Information on cancer causation has come from the investigation
of the patterns of cancer in human populations and the
induction of tumors in experimental animals following treatment with cancer-causing agents. The most important human
carcinogens include tobacco, asbestos, aflatoxins, and ultraviolet light. Almost 20% of cancers are associated with chronic infections, the most significant ones being hepatitis viruses (HBV, HCV), papillomaviruses (HPV), and Helicobacter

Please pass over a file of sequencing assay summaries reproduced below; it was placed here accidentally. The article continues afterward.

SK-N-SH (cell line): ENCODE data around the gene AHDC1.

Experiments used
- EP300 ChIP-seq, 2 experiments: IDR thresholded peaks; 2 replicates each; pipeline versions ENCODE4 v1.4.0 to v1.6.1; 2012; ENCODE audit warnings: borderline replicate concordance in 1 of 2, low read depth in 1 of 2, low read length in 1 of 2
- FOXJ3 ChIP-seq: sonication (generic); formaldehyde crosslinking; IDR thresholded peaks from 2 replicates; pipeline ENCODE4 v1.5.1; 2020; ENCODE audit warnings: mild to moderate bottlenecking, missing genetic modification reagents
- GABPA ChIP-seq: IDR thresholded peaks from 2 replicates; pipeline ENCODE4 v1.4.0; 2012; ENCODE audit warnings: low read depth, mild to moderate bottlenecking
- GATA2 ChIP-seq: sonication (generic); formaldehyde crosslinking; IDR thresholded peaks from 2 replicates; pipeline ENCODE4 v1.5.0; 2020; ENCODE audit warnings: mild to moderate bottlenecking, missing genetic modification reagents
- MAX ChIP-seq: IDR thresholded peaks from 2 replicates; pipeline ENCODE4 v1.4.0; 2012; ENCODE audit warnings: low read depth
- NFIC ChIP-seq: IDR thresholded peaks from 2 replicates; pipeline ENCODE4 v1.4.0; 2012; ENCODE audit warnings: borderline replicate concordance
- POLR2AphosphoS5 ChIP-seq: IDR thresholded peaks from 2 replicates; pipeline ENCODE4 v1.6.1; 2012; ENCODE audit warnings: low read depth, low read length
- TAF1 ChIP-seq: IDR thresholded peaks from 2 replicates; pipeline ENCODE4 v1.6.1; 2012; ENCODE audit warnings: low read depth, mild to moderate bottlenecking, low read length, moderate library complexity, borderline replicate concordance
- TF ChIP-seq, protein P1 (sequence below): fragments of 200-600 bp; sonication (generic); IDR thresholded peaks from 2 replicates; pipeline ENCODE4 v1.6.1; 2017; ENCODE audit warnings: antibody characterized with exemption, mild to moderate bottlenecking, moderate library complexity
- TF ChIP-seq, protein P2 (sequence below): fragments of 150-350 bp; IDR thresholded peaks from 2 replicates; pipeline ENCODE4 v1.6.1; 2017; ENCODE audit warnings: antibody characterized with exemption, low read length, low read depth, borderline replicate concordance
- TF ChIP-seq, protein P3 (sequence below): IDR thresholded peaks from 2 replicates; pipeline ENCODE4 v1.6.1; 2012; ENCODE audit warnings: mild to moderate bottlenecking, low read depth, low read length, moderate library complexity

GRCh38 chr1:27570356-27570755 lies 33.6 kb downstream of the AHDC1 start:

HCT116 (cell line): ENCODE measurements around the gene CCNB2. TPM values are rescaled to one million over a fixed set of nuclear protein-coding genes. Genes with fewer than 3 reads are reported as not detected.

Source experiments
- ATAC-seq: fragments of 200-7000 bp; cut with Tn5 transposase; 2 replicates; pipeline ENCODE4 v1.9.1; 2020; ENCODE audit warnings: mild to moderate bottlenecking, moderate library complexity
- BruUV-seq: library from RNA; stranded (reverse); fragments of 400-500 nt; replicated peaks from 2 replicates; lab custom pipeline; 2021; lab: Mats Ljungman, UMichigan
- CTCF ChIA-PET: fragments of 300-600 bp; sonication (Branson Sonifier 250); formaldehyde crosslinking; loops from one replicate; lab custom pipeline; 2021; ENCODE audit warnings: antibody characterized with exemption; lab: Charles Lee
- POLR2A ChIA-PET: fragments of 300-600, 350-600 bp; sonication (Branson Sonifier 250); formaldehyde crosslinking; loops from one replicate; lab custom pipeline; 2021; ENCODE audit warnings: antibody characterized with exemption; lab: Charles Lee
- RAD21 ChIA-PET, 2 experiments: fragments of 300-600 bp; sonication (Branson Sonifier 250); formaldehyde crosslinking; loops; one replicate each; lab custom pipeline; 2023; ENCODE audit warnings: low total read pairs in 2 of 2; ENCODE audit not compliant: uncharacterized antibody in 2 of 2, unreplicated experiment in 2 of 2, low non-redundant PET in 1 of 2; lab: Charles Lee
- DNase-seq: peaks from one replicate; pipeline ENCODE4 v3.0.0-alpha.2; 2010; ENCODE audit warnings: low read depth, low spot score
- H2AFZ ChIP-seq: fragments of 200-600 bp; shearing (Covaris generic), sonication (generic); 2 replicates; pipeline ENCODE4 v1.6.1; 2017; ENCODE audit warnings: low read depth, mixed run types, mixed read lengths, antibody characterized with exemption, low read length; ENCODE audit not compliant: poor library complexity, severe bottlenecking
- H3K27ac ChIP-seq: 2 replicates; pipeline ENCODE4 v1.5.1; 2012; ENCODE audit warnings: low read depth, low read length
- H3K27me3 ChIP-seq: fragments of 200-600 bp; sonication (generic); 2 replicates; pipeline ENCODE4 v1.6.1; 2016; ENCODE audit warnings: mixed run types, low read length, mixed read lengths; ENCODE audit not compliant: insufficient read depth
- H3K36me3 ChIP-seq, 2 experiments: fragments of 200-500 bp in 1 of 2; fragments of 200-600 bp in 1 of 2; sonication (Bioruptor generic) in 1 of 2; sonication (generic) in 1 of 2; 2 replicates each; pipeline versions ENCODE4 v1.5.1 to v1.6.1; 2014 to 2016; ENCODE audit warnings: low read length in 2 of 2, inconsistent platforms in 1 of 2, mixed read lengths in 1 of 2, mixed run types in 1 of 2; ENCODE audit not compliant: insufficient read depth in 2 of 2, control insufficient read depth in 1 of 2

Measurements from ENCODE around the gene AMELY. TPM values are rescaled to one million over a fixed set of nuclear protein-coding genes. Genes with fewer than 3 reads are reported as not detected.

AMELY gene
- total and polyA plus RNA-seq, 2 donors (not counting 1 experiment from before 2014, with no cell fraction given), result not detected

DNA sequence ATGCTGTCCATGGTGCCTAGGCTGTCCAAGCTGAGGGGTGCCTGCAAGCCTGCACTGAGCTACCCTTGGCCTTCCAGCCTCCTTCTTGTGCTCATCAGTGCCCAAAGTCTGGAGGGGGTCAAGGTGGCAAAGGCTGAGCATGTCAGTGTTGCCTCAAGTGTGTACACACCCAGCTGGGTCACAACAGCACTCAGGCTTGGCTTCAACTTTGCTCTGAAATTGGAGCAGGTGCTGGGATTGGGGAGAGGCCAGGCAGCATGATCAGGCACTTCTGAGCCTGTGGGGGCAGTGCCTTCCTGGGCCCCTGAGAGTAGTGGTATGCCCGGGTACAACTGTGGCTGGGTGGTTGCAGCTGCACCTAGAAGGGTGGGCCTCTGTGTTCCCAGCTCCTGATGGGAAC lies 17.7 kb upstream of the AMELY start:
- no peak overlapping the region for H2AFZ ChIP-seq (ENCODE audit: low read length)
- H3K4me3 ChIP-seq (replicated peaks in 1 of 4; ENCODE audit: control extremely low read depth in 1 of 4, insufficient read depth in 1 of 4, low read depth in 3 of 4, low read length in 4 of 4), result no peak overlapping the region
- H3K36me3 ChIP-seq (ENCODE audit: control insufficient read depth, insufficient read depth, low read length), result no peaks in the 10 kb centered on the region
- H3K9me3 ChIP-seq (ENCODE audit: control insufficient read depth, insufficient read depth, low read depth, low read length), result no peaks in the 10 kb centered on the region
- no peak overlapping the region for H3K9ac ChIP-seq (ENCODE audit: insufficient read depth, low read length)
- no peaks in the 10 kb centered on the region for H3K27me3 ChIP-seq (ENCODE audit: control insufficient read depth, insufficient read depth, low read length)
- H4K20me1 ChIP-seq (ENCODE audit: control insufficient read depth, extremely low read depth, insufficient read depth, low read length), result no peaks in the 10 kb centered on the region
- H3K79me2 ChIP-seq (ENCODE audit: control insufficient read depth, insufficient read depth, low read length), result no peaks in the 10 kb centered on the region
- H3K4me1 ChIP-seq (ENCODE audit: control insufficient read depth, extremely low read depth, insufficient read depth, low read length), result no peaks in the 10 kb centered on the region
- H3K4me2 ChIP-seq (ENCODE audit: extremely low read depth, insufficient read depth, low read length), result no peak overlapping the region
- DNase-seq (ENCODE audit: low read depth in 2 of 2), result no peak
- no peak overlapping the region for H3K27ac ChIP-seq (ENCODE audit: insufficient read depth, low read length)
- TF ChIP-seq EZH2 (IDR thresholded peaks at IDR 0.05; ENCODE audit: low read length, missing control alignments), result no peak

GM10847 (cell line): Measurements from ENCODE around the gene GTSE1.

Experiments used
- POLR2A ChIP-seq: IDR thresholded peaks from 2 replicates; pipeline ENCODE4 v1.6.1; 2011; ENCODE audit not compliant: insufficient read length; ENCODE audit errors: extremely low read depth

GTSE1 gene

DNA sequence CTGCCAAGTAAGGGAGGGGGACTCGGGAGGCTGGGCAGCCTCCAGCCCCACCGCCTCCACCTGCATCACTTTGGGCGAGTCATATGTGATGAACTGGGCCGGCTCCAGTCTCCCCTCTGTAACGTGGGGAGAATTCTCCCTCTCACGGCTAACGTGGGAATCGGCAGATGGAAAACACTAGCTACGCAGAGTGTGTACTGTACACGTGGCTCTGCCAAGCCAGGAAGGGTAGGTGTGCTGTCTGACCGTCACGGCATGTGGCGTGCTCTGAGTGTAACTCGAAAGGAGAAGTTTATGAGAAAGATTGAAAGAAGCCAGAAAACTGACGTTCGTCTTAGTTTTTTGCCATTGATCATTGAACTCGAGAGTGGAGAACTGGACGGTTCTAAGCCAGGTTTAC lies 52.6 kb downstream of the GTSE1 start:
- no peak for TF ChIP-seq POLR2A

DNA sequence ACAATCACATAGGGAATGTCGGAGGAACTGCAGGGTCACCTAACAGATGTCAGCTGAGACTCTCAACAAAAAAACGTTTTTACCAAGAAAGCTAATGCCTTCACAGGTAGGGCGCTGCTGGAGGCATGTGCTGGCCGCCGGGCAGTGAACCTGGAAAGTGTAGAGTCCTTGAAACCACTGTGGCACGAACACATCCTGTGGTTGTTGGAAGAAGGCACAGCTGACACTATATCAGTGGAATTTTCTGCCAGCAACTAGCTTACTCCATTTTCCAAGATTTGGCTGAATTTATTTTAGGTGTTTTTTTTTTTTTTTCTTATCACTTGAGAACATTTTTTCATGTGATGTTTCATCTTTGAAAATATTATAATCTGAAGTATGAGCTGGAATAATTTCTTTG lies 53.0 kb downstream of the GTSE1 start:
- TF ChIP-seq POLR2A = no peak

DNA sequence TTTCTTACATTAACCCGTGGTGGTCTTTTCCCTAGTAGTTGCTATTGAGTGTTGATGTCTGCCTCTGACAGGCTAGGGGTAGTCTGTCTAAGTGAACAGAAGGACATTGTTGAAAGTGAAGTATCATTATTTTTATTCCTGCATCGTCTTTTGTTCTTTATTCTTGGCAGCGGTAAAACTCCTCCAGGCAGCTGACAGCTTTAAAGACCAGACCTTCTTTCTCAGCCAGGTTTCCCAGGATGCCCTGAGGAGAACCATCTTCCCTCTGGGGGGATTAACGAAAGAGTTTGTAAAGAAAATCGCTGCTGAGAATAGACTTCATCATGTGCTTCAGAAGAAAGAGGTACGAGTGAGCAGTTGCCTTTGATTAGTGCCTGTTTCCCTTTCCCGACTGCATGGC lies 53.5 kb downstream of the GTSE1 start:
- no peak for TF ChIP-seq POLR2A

pylori. There is increasing recognition of the causative role of
lifestyle factors, including diet, physical activity, and alcohol
consumption. Genetic susceptibility may significantly alter the
risk from environmental exposures.